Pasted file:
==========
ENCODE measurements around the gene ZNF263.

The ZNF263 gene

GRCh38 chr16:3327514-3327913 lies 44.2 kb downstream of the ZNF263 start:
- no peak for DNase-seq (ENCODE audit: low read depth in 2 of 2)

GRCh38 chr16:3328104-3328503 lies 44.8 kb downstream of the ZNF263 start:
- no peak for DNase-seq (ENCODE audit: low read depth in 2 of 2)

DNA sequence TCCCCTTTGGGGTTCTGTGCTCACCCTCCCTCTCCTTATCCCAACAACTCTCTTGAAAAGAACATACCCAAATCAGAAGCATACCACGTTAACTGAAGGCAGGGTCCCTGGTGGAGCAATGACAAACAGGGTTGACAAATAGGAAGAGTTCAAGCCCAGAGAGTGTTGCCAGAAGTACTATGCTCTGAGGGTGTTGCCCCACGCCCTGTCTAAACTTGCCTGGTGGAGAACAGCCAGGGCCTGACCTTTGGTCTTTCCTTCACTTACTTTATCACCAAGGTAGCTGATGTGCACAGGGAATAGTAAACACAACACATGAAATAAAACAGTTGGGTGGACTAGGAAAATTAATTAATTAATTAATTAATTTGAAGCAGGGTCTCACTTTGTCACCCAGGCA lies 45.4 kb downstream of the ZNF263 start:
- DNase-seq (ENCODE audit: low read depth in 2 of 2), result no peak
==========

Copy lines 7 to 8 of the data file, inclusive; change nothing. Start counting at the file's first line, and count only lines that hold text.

DNA sequence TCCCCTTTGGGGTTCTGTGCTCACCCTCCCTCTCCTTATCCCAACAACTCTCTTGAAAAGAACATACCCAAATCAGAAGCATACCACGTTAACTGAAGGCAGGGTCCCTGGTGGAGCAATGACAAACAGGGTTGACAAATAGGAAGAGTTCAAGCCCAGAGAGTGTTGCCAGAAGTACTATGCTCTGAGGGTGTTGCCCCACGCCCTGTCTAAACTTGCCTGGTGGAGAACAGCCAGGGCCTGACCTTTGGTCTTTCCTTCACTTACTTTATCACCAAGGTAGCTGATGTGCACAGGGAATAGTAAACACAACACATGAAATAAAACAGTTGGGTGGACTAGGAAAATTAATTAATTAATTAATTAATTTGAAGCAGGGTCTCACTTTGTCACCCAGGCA lies 45.4 kb downstream of the ZNF263 start:
- DNase-seq (ENCODE audit: low read depth in 2 of 2), result no peak